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After Windrush, commissioners turn attention to black youth

PICTURED: Guyana's high commissioner to the UK Hamley Case (centre) with boys and men from The Manhood Academy

GUYANA’S HIGH commissioner to the UK, Hamley Case, has said that he hopes the high commissioners can turn their attention to helping young people in the UK now that the Windrush situation is on the right trajectory.

Case made the comments during a special visit to The Manhood Academy, a charitable programme for young black boys and men, yesterday evening.

Speaking to The Voice, he said: “We high commissioners were very instrumental in bringing the Windrush situation to the fore and now that that is on the right trajectory in terms of being solved, I think I can turn our attention – or at least I hope I can turn our attention now to helping our young people.”

Case was introduced to The Manhood Academy’s work by his daughter Richelle only a couple of weeks ago but once he heard about what they do, he was very keen to get involved.

“I was very enthusiastic to see if I could help because I too was a teenager in London a long time ago in the 1960s but I didn’t have the problems that the young people have today but I listen to the news and I look at the news on television and I’m very concerned about the difficulties that young Caribbean and African young people are having to go through in London,” he said.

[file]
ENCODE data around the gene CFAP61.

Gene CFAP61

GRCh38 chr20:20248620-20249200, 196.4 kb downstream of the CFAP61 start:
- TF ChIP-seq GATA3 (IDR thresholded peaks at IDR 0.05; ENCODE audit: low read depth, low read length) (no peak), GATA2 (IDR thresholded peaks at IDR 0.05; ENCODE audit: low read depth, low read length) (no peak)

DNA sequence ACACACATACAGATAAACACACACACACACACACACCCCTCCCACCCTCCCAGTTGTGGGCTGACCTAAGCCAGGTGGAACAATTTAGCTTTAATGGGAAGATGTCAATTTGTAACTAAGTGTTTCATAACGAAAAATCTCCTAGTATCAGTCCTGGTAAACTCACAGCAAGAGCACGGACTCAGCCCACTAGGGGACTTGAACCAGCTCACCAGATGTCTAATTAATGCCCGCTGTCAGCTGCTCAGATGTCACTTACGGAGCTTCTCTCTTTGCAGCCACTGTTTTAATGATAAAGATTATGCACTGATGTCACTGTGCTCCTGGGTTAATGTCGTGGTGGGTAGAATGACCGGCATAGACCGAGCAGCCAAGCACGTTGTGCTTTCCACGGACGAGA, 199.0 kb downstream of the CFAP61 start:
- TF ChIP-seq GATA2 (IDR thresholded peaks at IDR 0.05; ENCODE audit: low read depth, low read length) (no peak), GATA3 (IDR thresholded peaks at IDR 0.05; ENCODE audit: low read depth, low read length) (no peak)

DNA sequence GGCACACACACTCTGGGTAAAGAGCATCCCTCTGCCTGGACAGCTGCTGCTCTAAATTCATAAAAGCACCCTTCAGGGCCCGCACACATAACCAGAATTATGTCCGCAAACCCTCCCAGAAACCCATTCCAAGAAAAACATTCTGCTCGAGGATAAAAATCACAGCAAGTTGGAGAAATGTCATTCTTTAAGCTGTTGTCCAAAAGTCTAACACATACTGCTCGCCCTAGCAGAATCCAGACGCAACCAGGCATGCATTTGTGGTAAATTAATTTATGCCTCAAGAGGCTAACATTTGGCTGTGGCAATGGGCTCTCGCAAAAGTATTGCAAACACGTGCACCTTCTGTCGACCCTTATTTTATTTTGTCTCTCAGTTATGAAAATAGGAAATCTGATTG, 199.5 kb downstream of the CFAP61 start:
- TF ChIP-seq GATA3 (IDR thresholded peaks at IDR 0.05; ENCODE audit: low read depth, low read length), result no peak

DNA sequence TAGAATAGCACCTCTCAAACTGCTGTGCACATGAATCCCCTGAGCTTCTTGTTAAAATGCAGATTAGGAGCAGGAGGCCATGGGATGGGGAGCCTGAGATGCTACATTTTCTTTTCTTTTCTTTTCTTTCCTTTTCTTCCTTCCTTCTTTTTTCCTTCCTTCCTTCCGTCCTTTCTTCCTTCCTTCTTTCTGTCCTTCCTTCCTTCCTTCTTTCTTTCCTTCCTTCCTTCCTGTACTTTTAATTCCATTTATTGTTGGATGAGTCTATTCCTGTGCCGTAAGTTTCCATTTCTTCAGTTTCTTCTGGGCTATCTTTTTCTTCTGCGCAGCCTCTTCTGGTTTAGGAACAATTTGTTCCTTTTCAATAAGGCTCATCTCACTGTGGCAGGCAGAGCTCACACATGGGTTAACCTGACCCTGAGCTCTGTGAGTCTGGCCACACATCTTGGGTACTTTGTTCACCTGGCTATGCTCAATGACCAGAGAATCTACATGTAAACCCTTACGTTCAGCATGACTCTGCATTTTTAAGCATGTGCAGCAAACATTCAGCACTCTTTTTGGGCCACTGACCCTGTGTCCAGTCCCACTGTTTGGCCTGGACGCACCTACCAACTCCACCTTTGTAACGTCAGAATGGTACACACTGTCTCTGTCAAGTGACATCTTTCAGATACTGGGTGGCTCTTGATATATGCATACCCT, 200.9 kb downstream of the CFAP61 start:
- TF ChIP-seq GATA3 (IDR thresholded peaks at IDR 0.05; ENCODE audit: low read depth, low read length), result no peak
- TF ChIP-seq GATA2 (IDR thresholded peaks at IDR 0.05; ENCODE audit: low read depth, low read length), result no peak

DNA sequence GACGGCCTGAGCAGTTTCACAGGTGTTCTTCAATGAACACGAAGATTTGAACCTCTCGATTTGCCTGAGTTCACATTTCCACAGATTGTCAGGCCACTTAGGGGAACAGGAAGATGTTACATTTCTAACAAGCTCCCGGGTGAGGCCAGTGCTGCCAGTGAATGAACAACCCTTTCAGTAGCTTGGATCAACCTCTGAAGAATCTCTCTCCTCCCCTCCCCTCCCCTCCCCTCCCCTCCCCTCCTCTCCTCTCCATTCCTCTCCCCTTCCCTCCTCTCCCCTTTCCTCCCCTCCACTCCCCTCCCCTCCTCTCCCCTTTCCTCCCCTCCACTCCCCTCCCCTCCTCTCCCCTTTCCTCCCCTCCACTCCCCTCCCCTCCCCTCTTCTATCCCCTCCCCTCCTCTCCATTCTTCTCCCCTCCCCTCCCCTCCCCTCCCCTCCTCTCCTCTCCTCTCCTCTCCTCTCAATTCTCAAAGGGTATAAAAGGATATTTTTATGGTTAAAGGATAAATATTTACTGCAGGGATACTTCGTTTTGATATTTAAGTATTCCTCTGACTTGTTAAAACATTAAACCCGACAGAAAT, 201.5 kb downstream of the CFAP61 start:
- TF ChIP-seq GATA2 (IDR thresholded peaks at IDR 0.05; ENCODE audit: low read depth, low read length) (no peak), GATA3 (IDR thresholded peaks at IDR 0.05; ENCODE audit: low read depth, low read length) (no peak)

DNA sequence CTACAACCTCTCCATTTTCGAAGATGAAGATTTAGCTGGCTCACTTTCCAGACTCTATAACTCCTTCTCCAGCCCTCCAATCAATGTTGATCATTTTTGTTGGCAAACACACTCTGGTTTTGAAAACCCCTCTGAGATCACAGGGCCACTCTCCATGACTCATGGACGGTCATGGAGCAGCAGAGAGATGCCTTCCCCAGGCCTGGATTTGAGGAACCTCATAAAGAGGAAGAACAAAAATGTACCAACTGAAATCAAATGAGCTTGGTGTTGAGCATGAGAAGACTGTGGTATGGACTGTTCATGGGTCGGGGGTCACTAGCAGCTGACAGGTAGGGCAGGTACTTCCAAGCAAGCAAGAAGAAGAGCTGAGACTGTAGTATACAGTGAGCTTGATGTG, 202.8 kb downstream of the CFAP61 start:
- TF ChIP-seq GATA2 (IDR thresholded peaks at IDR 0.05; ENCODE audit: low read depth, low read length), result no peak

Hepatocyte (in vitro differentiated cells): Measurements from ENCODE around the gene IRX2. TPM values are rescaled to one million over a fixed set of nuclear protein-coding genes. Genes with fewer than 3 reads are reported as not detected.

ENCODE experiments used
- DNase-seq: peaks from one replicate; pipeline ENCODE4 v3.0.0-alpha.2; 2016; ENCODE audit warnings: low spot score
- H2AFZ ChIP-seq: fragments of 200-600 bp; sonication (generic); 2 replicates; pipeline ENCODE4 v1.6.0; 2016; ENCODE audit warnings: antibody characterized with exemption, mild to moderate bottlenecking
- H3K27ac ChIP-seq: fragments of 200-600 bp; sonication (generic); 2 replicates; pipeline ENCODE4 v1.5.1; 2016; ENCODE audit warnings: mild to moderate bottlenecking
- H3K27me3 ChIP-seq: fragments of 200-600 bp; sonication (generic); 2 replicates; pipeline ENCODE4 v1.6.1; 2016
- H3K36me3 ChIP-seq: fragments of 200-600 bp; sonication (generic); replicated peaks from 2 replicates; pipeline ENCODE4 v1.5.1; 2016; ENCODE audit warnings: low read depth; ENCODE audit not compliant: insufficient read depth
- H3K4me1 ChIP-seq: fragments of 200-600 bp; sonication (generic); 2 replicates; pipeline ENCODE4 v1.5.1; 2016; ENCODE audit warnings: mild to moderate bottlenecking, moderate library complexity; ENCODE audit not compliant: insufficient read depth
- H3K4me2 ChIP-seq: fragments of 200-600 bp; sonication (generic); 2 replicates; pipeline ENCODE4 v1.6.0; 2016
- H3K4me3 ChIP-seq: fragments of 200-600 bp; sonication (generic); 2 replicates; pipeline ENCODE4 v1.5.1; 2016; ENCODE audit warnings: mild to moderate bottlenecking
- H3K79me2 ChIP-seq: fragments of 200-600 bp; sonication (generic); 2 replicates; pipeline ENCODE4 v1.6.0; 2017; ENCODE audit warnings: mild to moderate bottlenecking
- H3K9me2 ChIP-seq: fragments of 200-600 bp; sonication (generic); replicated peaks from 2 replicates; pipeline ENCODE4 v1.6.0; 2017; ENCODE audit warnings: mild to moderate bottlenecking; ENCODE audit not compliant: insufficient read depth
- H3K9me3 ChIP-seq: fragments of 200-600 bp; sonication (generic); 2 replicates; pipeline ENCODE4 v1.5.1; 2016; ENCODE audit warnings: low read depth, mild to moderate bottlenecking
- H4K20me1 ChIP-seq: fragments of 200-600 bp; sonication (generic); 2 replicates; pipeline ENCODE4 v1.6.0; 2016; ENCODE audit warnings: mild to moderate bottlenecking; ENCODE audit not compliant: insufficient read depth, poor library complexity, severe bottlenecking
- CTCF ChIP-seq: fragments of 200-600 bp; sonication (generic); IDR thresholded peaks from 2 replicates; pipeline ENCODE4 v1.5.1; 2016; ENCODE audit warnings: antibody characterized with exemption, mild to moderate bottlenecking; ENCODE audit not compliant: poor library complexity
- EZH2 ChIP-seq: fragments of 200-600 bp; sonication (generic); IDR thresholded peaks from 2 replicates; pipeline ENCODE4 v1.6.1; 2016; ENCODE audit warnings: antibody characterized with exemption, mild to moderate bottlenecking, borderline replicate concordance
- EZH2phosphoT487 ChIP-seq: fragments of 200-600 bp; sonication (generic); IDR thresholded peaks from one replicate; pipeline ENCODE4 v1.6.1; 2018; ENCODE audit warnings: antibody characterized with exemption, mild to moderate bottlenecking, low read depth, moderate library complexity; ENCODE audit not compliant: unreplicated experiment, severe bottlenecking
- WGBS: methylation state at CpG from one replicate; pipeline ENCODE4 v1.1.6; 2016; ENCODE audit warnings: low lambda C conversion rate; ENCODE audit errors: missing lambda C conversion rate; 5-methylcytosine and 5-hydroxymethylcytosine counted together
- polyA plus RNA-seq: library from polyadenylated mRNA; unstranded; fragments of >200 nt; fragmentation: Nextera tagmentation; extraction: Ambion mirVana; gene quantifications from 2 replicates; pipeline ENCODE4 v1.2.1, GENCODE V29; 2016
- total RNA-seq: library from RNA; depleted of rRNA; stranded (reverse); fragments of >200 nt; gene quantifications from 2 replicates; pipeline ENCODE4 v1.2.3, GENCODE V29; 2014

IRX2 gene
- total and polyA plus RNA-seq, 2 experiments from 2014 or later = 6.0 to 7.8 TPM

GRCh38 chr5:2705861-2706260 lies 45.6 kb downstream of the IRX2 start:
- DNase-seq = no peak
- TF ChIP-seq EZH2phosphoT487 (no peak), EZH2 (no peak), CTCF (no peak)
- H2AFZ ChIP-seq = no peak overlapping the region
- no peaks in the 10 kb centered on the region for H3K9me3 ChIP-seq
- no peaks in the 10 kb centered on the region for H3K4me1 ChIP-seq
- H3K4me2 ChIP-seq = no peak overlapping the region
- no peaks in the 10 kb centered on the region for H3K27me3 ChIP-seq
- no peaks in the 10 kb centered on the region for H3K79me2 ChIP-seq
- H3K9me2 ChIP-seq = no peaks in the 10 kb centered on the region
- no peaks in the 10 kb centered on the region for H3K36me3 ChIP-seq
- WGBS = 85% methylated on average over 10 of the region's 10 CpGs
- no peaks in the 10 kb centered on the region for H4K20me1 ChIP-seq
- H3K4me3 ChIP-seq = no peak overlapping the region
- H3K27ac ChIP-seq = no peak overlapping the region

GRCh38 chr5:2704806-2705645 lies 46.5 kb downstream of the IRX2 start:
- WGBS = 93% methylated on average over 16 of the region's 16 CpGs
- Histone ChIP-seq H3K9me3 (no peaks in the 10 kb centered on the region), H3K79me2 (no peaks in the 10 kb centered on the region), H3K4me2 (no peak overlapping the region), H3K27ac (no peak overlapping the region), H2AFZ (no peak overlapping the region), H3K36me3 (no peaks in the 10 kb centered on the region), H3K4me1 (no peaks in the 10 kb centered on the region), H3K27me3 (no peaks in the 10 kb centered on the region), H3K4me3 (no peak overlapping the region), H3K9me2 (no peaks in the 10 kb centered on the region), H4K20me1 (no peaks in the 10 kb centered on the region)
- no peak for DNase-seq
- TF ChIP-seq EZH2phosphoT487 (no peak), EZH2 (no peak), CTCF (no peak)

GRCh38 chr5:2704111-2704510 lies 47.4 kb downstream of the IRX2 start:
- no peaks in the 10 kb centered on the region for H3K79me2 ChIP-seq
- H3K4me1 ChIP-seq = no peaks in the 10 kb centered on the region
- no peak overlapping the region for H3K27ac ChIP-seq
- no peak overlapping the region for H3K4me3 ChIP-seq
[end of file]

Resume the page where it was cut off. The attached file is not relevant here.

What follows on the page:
In addition to meeting with some of the boys taking part in the programme and their parents, Case made a donation to the programme’s coming of age trip to Gambia and was presented with a Manhood Academy cap.


Boys from The Manhood Academy present Guyana's high commissioner to the UK Hamley Case with a hat

He said: “I feel that if I can help to improve the situation here, I’d be doing something worthwhile.”

Davis Williams, co-founder of The Manhood Academy said: “It was important to bring down the high commissioner here today because a lot of the young people have roots in the Caribbean and Caribbean influenced countries and what’s happening is a lot of the young boys that we work with they don’t know anything about their grandparents roots – that tie has been severed.

“We felt it was important just to bridge that gap between not only them and what the high commissioner can be doing but also the influence that they can have – the high commissioners – in the journey of these young masters.

Case has announced that he will be continuing to support the academy with monthly donations. Williams said he would like to see all of the high commissioners of the Caribbean support the boys in some way.


HELPING YOUNG LONDONERS: Hamley Case (centre), Davis Williams, co-founder of The Manhood Academy (far right)

David, 24, has been volunteering with The Manhood Academy for around six months. He told The Voice the impact that being a part of the initiative has had on him.

“It has really enthused me about the next generation because you realise that the image [of the youth] perpetuated by certain outlets is one of anger, hate, disdain, and when you get up close and personal, really speaking to the youth and the young masters – which we call them – you realise that they are very, very powerful individuals with amazing characteristics and charisma, who are truly destined to be the next leaders.”

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